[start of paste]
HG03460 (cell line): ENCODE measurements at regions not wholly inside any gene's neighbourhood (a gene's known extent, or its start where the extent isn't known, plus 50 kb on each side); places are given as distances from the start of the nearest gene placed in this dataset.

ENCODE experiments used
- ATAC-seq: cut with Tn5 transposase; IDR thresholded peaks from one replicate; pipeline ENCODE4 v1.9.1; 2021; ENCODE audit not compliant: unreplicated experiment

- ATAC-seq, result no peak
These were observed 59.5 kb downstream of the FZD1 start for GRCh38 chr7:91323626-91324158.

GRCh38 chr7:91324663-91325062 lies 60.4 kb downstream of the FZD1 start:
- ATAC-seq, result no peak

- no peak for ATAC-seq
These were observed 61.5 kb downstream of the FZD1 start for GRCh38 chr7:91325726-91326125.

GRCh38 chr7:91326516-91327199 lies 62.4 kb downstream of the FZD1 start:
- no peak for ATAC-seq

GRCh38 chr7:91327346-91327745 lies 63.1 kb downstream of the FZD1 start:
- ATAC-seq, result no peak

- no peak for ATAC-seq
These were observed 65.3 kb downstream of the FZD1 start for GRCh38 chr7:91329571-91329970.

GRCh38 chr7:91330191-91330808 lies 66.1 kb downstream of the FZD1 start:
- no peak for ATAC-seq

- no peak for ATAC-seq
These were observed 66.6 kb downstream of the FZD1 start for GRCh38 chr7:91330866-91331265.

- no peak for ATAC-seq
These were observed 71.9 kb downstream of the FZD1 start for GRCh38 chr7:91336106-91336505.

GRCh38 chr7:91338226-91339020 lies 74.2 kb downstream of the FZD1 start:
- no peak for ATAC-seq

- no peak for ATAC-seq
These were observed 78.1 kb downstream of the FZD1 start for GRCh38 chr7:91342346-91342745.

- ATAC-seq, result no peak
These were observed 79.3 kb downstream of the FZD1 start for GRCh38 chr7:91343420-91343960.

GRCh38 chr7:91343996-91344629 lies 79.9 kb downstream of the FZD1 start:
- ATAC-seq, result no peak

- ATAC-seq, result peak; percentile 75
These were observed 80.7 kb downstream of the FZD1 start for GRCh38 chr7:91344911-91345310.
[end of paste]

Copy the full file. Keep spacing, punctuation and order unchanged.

HG03460 (cell line): ENCODE measurements at regions not wholly inside any gene's neighbourhood (a gene's known extent, or its start where the extent isn't known, plus 50 kb on each side); places are given as distances from the start of the nearest gene placed in this dataset.

ENCODE experiments used
- ATAC-seq: cut with Tn5 transposase; IDR thresholded peaks from one replicate; pipeline ENCODE4 v1.9.1; 2021; ENCODE audit not compliant: unreplicated experiment

- ATAC-seq, result no peak
These were observed 59.5 kb downstream of the FZD1 start for GRCh38 chr7:91323626-91324158.

GRCh38 chr7:91324663-91325062 lies 60.4 kb downstream of the FZD1 start:
- ATAC-seq, result no peak

- no peak for ATAC-seq
These were observed 61.5 kb downstream of the FZD1 start for GRCh38 chr7:91325726-91326125.

GRCh38 chr7:91326516-91327199 lies 62.4 kb downstream of the FZD1 start:
- no peak for ATAC-seq

GRCh38 chr7:91327346-91327745 lies 63.1 kb downstream of the FZD1 start:
- ATAC-seq, result no peak

- no peak for ATAC-seq
These were observed 65.3 kb downstream of the FZD1 start for GRCh38 chr7:91329571-91329970.

GRCh38 chr7:91330191-91330808 lies 66.1 kb downstream of the FZD1 start:
- no peak for ATAC-seq

- no peak for ATAC-seq
These were observed 66.6 kb downstream of the FZD1 start for GRCh38 chr7:91330866-91331265.

- no peak for ATAC-seq
These were observed 71.9 kb downstream of the FZD1 start for GRCh38 chr7:91336106-91336505.

GRCh38 chr7:91338226-91339020 lies 74.2 kb downstream of the FZD1 start:
- no peak for ATAC-seq

- no peak for ATAC-seq
These were observed 78.1 kb downstream of the FZD1 start for GRCh38 chr7:91342346-91342745.

- ATAC-seq, result no peak
These were observed 79.3 kb downstream of the FZD1 start for GRCh38 chr7:91343420-91343960.

GRCh38 chr7:91343996-91344629 lies 79.9 kb downstream of the FZD1 start:
- ATAC-seq, result no peak

- ATAC-seq, result peak; percentile 75
These were observed 80.7 kb downstream of the FZD1 start for GRCh38 chr7:91344911-91345310.